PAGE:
Context is Should there be a revolt by authors against Quora Censorship?, initiated by Jack Menendez in protest of the collapsing of Jack Menendez’s answer to Why Trump is considered to be the greatest president in America history? See also: Would Quora moderators collapse Jonathan Swift’s “A Modest Proposal” answer to the question of how to solve poverty?
A “revolt” will not be particularly useful or effective. In all likelihood it will be counter-productive.
There’s tens of millions of Quora users—perhaps even a hundred million—with many new users showing up daily. There’s no Quora writers’ union that can shut down site contributions. While Top Writers might be cozy with some staff at Quora, as a group they have no power whatsoever. A revolt on Quora’s site will be shut down with ease; a revolt from exile outside of the site will go unnoticed.
A few upset indivuals leaving or being banned at a time is hardly noticeable—even extremely prolific ones with wide exposure. Had many of those valuable voices stayed there might be hope for a constructive discourse. While I didn’t respond to your A2A request, I am still here: able to engage you and share what few insights I can offer.
Quora is a company. It may not be one with a revenue stream yet but they have owners and investors that have invested a lot of money developing a platform and cultivating a broad userbase. Quora management has to answer to those folks and must protect its platform. Quora’s core business is not in offering “free speech” and “due process”.
Losing a few users here and there won’t make any difference, and sad as it is to say Quora won’t mourn the loss of a few easily replaceable writers. Even if every Top Writer left the site tomorrow, Quora could simply award a few hundred alternates TW status. Boycotting Quora won’t cost them a dime and will free up server space and reduce moderator workload—that’s the reality of the power dynamic at play.
I’m not defending Quora but I think everyone has to arrive at their own conclusion as to how much of themselves they feel comfortable in investing in a site that won’t be compensating them for their time, which may ban them at any time, and will keep all of that contributor’s content once they ban said user.
I was edit-blocked thrice and was informed I was on the verge of an account ban. I could’ve have continued contributing answers after this but I realized that I was now on borrowed time and that if I continued answering questions moderators would eventually find cause to ban my account. I once warned writers on the Quora Writers’ Feedback Facebook page that another writer purge might be underway and I was banned from that forum in apparent retaliation immediately thereafter.
I still enjoy reading and commenting on the site and so I decided it was in my best interest to remain on cordial terms with everyone and simply become a passive, non-contributing Quoran. It’s worked out well over the past two years. And honestly it’s been so long since I’ve written an answer I don’t really even miss it any more. For writing Medium is probably a better site for many people (though I found the “targeted writing” of Quora question’s more inspiring to me personally). Point being there are other options out there if I find myself frustrated with Quora’s policies or policy enforcement.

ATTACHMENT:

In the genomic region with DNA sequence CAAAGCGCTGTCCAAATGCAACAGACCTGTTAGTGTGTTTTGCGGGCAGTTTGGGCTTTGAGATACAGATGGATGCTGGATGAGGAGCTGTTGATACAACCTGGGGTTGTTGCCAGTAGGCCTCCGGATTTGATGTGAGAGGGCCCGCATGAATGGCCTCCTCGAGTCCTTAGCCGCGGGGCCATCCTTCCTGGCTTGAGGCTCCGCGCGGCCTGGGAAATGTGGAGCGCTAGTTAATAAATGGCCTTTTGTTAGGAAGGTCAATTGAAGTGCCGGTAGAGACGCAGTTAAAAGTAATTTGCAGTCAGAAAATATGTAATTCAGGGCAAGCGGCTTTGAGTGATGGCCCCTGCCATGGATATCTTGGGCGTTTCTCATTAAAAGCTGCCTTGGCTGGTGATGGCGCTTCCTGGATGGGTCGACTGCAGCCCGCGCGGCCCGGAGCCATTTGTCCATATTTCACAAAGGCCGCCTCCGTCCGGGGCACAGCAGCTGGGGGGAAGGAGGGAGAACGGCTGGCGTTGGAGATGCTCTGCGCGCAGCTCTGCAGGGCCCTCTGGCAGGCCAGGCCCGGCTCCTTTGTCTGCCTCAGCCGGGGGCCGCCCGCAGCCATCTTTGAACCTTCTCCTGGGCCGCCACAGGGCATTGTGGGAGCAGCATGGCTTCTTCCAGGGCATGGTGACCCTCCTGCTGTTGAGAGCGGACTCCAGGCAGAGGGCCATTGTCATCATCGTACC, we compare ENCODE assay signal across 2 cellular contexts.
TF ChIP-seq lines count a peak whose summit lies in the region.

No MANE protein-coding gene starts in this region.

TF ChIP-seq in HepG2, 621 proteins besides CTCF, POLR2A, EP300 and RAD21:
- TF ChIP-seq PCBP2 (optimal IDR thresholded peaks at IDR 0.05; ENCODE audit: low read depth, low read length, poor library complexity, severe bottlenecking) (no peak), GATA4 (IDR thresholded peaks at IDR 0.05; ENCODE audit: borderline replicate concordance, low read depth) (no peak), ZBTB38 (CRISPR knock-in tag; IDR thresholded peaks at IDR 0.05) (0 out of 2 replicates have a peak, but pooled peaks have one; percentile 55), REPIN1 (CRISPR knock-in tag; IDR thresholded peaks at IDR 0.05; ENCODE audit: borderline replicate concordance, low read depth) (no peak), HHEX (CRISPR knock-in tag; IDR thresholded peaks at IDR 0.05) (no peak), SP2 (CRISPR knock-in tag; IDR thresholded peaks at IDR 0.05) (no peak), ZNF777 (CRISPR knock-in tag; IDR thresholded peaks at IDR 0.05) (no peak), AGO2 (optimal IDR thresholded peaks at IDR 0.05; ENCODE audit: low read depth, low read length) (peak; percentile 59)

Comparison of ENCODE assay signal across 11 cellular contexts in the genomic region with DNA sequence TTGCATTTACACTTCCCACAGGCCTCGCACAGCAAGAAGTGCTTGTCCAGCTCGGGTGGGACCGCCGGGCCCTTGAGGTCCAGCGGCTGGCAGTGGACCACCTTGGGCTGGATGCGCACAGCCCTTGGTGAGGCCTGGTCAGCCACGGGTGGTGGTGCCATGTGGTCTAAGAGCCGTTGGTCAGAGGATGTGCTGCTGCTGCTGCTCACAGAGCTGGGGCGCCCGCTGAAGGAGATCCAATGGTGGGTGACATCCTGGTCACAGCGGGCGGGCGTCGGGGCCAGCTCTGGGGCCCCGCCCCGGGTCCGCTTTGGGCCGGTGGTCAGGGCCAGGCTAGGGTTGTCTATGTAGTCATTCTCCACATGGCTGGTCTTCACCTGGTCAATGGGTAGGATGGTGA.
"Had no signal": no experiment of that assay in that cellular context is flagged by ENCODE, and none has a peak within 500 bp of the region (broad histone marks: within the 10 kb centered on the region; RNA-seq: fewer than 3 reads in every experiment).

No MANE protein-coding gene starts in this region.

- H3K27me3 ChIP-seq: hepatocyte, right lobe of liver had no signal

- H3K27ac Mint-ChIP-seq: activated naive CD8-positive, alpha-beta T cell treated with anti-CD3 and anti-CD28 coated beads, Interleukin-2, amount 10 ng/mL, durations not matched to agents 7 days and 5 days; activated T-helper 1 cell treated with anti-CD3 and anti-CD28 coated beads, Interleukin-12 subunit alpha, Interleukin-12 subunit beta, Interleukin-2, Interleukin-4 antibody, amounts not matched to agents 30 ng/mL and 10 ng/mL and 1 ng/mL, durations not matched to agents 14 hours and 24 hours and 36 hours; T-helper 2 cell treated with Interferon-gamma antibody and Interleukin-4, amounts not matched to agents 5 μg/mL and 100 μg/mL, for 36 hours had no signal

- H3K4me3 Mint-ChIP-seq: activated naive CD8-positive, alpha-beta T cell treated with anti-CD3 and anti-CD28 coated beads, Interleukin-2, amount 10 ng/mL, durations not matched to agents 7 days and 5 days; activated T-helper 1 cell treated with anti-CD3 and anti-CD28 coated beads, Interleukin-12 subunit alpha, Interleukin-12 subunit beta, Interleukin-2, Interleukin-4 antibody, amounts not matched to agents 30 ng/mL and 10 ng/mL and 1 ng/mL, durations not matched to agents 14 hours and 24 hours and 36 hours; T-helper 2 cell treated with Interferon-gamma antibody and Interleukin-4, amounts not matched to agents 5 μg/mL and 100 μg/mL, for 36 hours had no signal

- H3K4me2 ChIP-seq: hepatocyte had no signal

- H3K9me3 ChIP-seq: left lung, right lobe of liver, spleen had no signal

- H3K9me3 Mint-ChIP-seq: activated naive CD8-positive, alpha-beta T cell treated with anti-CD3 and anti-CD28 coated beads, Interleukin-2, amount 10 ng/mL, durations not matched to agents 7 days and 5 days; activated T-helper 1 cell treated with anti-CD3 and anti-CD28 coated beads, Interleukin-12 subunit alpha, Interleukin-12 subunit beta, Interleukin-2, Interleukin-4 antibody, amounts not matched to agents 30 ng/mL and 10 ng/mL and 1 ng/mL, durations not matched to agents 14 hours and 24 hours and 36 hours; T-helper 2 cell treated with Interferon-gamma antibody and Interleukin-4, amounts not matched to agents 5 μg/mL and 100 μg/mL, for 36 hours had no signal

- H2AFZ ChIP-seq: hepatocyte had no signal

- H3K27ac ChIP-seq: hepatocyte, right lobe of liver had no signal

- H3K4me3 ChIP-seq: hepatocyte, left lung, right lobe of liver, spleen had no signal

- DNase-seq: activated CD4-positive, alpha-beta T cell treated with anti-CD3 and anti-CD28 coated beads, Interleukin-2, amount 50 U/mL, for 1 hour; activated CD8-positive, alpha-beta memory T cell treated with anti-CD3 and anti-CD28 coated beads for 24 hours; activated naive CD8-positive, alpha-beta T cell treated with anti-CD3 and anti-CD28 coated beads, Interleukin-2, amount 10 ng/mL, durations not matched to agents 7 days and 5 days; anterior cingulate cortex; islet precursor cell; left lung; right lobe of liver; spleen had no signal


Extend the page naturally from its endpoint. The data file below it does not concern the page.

By completely boycotting Quora in protest I would have no voice nor presence here at all. While I’m currently something of a “ghost” on Quora…and may forever roam around in “purgatory”…if I simply vanished I’d be locked out; I wouldn’t be around to leave this comment. I doubt I’ll be around long enough to see Quora reform itself but then again it’s not impossible—authoritarian hierarchies intolerant of criticism, unwilling to reform, and who depend on opacity seldom last long. If I simply abandoned Quora I’d never see Quora open up and I would eliminate any chance I could steer any discussions in that direction. The inevitable arc of history is towards openness and transparency and I don’t imagine Quora proving an exception.
Quora obviously has a festering problem alienating once-loyal, committed users who were well-liked by the community of writers. I’m not sure how they will fix this or even if they will soon acknowledge that such a problem exists. Although a temper tantrum may feel cathartic, a “revolt” won’t accomplish anything—of that I’m certain.
Quora can and will ban “revolutionary” accounts out-of-hand, and they won’t lose a wink of sleep over it. Sticking around and being a reasonable, consistently respectful voice advocating greater transparency is probably the best any user can do. Only until a critical mass of users collectively become conscious of the systemic problems with Quora will there be any motivation for Quora management to accommodate them. That won’t happen for a very long time, and at the current rate that users vanish without a trace, it may never happen.